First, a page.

What wonderful hellos for them both.

But that leaves us saying hello to a life that no longer includes them.

You know, as I think about it, it's still the hellos that give us hope through these partings. Isn't it? It's the expectation of something better awaiting those who leave us. When we send our loved ones off, our grief is more for us than them; it's for the voids left by their goings.

And you know what? That's okay. It's okay for us to be sad about our losses. It's okay for us to miss them -- but only as long as we remember to rejoice for their gains. We have to remember, and hang on to, the hellos.

As Shirley said, "Don't grieve for me, I'm going Home." And Home she is. That's some grand hello -- the grandest of all.

So Rudy and Shirley are gone now -- both having said hello to wonderful new lives. Rudy, with his new family and Shirley, in heaven.

As a tribute to them both, here's one last shot of Rudy offering a "hello" (taken on our deck the day he left, with Ridge in the background sniffing). It was an exuberant, lively, I-just-gotta-tell-ya-I-luv-ya hello (is there any other kind from a Lab?).

And Shirley? What does her hello look like now?

I can only imagine.

But it's imagining the hellos that helps me through the goodbyes.

'Til next time,

Saturday, March 14, 2009

The Boys: Ridge and Tuc

Yesterday I provided windows into the uniqueness of our girls and what I love about them. In the interest of equality, I thought I'd give you the same kind of window into our two remaining boys, Ridge:

and Tuc. (Baxter is no longer "ours" and lives in Maine now; Rudy leaves us tomorrow afternoon):

All of the pictures in today's blog, though they may look similar to others from years past, were taken in the last 24 hours. They capture parts of who Ridge and Tuc are today.

So, first, the Ridgers. What a goof. Sweet, silly old man. Ridge is approaching 8 years old (will turn 8 on March 26) and is our sire (the daddy to the two litters of the last two years). He's our vocal guy... the one who "tells us stories" (something I plan to get on video for you -- so sorry... just haven't had time to work more on the video learning curve). He's our most vocal outside, too. And he's the one everyone who comes to visit is afraid of because he barks at people who approach the fence or gate.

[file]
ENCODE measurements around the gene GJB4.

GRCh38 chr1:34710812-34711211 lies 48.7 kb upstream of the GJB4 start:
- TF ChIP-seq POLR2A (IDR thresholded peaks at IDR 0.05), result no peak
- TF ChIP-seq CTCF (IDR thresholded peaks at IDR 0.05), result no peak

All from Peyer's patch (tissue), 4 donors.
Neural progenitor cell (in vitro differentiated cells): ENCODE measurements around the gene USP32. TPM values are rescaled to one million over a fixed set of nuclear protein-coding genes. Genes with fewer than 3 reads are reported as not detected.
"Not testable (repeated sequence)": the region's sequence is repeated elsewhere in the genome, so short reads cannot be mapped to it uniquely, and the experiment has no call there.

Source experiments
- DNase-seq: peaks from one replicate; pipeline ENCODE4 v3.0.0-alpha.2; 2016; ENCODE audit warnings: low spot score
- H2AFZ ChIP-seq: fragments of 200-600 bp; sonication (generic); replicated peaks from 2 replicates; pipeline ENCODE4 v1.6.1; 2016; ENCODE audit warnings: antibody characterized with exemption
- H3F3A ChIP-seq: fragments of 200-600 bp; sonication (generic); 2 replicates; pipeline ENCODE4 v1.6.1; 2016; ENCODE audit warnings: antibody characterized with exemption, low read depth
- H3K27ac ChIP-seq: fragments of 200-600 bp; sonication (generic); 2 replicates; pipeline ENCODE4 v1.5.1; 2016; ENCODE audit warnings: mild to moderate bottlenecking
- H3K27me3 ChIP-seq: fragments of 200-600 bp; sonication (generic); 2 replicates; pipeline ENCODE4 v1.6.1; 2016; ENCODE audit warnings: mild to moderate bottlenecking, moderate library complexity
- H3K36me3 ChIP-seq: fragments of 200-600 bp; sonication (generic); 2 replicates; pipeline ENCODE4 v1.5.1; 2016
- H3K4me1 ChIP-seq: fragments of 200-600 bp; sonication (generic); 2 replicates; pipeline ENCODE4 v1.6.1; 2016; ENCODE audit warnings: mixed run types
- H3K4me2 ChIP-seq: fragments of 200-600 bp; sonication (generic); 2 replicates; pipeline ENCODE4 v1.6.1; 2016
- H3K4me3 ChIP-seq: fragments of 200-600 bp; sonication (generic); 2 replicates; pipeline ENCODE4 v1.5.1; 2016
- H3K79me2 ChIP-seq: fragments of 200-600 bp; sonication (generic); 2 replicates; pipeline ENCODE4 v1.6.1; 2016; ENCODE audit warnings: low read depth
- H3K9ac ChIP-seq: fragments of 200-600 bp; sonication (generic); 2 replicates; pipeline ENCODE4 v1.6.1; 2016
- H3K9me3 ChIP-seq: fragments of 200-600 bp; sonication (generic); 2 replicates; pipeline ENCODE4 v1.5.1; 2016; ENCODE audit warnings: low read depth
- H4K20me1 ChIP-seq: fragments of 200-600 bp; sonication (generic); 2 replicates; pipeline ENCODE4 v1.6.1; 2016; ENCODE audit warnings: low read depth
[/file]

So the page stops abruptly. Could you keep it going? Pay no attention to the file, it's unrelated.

Now tell me, do you see anything even remotely menacing in this guy?

Ridge is a big baby. An overgrown lap dog who loves to touch, to "nudge" (he is by far the nudge of our crew), to retrieve 1:1, and to work (he is incredibly focused). He's higher strung than the others, a bit driven like Pinot, but as he's aged he's mellowed. And he's a dream when it comes to being on lead or following commands. Smart, mindful, affectionate, goofy, obedient. We love our Ridgers.

But I will say it took a while. He came to us as a three year old, and he didn't bond to us for a good 6-9 months, maybe even a year (nor I to him until then). Oh, he was very good with us, and obeyed our commands, but he wasn't affectionate at first, and he was very nervous. Poor guy. He's been with us now nearly five years, and he's more than made up the lap time he wasn't comfortable offering us to start. Now he's a snuggler. Oh, and thunderstorms and fireworks don't frighten him the way they once did. I suppose that means he feels more secure now than he did at first, and understandably so.

Trying to come up with a single word to describe Ridge is tough. First I thought "nudge" (so characteristic of him). Then I thought "needy" but that didn't really fit. Then I wondered about "neurotic" or "nervous" but that doesn't fit him anymore either.

"Driven?" No, not really. Not like Pinot when she retrieves.
"Field focused?" Yes, but that's not all there is to him.
"Protective?" More than the others, but it's not the sum of who he is.
"Insecure?" Five years ago after he first came to us, absolutely yes. But no more. He's quite confident now (and was while with his former owners; he just needed to adjust).